Saturday, 14 August 2010

Rick (Bank) Rolled!

Again, I preface my remarks with an acknowledgment that you already got your news elsewhere, but if you'd like the finer details - the Blue Jays announced this afternoon, in yet another move no one saw coming, that they had locked up Ricky Romero to the tune of 5 years and $30.1 million in a contract which includes an option for a sixth year.

The terms are thus:

'11: $750k
'12: $5M
'13: $7.5M
'14: $7.5M
'15: $7.5M
'16: $13M club option ($0.6M buyout)

That's solid value. The Jays, according to AA (via Shi Davidi) apparently used Yovani Gallardo and Jon Lester as comparables and Romero's deal is very similar to those. The difference being that Romero is signing earlier in his career (the largest guarantee ever to a major league veteran pitcher with less than 2 full years service) and, more interestingly to me, both those deals escalate more steeply than Romero's. Both of them pay less in the third year and eight figures in the fifth year.

I like this way better.

Is it a bargain deal? Only if Romero turns into an annual Cy contender (which is possible). but it's definitely a smart deal. The only real argument against it is "never sign long term deals 'cause something bad might happen!" On top of that, you are buying his services right through the prime years. The years in question are pretty much always the years of a players career in which you'll get the best value.

Here's another way to look at it. The Red Sox (obviously not a poorly run team) just extended Josh Beckett's contrac6t for 4 years at $68 million. for this they get his age 31-34 seasons. Which is to say, they are paying about 230% of Romero's deal for what are very likely to be less productive years.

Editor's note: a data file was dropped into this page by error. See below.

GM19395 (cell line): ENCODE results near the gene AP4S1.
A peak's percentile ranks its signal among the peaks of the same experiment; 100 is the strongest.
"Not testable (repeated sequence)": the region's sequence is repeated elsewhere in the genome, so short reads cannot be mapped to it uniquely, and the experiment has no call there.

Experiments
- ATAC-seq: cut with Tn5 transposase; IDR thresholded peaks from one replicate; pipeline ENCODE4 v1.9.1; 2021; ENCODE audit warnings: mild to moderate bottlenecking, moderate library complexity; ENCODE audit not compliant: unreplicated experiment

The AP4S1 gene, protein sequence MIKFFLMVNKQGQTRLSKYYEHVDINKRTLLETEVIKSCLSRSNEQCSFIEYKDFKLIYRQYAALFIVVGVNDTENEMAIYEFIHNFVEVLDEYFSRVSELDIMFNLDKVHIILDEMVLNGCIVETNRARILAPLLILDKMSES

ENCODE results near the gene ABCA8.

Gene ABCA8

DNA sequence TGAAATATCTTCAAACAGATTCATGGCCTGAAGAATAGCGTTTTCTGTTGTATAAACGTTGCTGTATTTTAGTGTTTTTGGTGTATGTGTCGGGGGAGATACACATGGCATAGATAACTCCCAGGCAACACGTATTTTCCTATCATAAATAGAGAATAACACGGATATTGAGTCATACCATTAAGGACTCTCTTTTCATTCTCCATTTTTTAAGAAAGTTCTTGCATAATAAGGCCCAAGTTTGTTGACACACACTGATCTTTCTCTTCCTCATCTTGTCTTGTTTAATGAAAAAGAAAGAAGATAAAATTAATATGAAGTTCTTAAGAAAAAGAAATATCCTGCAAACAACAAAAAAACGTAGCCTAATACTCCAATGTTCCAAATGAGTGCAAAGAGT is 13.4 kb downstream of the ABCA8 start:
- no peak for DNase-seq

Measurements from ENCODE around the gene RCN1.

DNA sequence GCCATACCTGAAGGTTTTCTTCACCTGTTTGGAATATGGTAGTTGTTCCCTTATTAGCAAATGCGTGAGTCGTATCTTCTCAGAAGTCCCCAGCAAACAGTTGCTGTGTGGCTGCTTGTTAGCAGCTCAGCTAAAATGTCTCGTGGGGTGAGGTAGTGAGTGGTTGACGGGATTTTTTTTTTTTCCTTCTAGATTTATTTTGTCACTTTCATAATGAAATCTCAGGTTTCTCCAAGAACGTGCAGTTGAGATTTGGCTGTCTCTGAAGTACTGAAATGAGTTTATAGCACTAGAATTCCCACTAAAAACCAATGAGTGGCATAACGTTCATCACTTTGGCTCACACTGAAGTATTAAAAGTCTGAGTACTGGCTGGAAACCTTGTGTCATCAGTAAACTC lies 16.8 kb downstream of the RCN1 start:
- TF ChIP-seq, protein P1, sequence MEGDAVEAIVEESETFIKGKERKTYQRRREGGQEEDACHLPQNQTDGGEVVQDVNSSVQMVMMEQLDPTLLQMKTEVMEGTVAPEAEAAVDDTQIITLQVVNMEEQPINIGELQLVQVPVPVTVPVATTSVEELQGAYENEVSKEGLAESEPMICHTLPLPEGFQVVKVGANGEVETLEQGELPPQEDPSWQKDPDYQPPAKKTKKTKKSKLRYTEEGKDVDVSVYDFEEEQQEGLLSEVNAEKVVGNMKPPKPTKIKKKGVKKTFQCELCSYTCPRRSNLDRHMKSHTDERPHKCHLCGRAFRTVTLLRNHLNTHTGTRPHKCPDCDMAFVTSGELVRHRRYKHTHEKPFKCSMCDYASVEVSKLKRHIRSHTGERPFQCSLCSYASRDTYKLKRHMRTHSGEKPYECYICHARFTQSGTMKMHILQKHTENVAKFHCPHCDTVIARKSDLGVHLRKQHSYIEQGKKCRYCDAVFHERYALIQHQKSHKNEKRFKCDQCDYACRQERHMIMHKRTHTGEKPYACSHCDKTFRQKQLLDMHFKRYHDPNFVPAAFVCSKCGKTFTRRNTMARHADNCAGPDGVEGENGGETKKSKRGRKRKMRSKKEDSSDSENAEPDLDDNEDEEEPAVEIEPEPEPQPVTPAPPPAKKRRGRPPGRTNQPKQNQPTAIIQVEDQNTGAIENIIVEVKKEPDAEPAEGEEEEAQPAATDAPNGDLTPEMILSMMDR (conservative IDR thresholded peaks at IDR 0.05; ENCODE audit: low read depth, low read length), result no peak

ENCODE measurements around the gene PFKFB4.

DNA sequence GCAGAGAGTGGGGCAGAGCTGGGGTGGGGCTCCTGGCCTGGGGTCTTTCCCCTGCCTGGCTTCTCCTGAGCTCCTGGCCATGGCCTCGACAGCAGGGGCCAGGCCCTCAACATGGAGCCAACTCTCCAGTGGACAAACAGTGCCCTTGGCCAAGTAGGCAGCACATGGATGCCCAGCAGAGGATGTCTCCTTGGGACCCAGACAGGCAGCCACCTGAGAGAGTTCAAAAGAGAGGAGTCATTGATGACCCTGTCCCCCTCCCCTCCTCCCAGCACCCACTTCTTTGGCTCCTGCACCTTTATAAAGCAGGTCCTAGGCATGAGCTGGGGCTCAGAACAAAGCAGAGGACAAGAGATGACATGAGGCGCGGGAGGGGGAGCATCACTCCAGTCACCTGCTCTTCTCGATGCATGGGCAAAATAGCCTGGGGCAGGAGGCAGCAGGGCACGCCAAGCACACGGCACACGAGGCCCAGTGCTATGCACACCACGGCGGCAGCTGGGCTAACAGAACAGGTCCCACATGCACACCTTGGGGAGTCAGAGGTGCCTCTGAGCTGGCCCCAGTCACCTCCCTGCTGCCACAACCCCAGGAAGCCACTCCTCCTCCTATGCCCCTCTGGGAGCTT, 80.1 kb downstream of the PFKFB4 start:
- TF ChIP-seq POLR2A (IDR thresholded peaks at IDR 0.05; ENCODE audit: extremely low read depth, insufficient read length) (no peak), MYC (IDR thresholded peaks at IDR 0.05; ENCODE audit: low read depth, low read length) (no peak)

A few other thoughts occur to me. first, a lot of Jays fans seem to be reacting as if the Jays were committing dollars against a restrictive budget. Every move that's been made since Anthopoulos took over, most definitely including this one, argues that is no longer the case. Such critics are well behind the curve.

Second, this is more evidence, if any was needed, that it's a fool's errand to try to anticipate AA's next move. He's always three moves ahead of you.

And third, I note that in some quarters any news on Romero provoke sthe "still shouda drafted Tulo" contingent of those suffering from Ricciardi Derangement Syndrome. On the one hand, I'm tempted to ask, in an alternate universe in which the Jays had Tulo and someone else had Romero and the Jays had signed the pitching equivalent of Alex Gonzalez this year (say Jason Marquis, or Jose Padillia) - could they have dealt that pitcher, and Tyler Pastornicky and Tim Collins for Ricky Romero?

But that really doesn't matter. Everyone is obsessed with attacking or defending the pick when the actual answer is blindingly obvious - in retrospect (where all these opinions are formed) there was no wrong pick there. Picking Romero was a good pick. Picking Tulo would have been a good pick. Every draft pick potentially leaves good players, potentially AS good, on the board. if both picks work out, who's to say either choice wold have been "wrong." People need to get over the RDS.

All in all, I approve this signing without serious reservation.


The Ack said...

"Second, this is more evidence, if any was needed, that it's a fool's errand to try to anticipate AA's next move. He's always three moves ahead of you."


eyebleaf said...

Alex Anthopoulos never sleeps.

Anonymous said...

One of the things I like about spreading the money more evenly throughout is that let's say for whatever reason the Jays want to trade Romero in the last year or two of his contract. If that's that case, Romero is that much more attractive to other teams and/or the Jays have to eat less money.